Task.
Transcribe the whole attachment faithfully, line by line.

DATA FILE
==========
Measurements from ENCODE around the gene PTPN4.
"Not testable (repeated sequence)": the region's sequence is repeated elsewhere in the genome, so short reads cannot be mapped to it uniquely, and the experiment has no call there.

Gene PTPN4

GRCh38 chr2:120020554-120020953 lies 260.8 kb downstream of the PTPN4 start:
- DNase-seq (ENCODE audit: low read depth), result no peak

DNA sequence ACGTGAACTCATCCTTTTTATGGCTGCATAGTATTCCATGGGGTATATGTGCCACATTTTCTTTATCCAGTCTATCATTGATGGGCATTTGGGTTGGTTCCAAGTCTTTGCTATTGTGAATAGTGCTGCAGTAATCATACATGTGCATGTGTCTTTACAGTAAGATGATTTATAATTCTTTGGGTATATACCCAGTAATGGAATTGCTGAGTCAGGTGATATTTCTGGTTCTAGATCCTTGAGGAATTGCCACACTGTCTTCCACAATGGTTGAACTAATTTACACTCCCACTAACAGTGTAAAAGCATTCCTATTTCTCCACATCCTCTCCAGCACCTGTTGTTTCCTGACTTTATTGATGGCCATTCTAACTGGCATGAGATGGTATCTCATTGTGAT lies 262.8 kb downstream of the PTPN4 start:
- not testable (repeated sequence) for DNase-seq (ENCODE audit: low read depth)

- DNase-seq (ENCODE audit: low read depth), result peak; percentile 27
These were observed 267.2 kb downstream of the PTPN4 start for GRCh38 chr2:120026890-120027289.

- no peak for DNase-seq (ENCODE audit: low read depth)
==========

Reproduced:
Measurements from ENCODE around the gene PTPN4.
"Not testable (repeated sequence)": the region's sequence is repeated elsewhere in the genome, so short reads cannot be mapped to it uniquely, and the experiment has no call there.

Gene PTPN4

GRCh38 chr2:120020554-120020953 lies 260.8 kb downstream of the PTPN4 start:
- DNase-seq (ENCODE audit: low read depth), result no peak

DNA sequence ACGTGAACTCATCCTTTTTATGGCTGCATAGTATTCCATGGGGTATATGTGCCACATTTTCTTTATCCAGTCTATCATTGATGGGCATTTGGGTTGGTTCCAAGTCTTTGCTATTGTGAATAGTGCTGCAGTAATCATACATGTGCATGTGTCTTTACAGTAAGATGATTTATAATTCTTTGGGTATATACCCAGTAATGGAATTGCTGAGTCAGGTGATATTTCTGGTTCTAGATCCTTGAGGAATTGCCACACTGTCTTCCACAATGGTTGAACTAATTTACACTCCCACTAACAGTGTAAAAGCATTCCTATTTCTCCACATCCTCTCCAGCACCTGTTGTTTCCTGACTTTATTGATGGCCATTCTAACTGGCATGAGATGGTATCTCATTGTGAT lies 262.8 kb downstream of the PTPN4 start:
- not testable (repeated sequence) for DNase-seq (ENCODE audit: low read depth)

- DNase-seq (ENCODE audit: low read depth), result peak; percentile 27
These were observed 267.2 kb downstream of the PTPN4 start for GRCh38 chr2:120026890-120027289.

- no peak for DNase-seq (ENCODE audit: low read depth)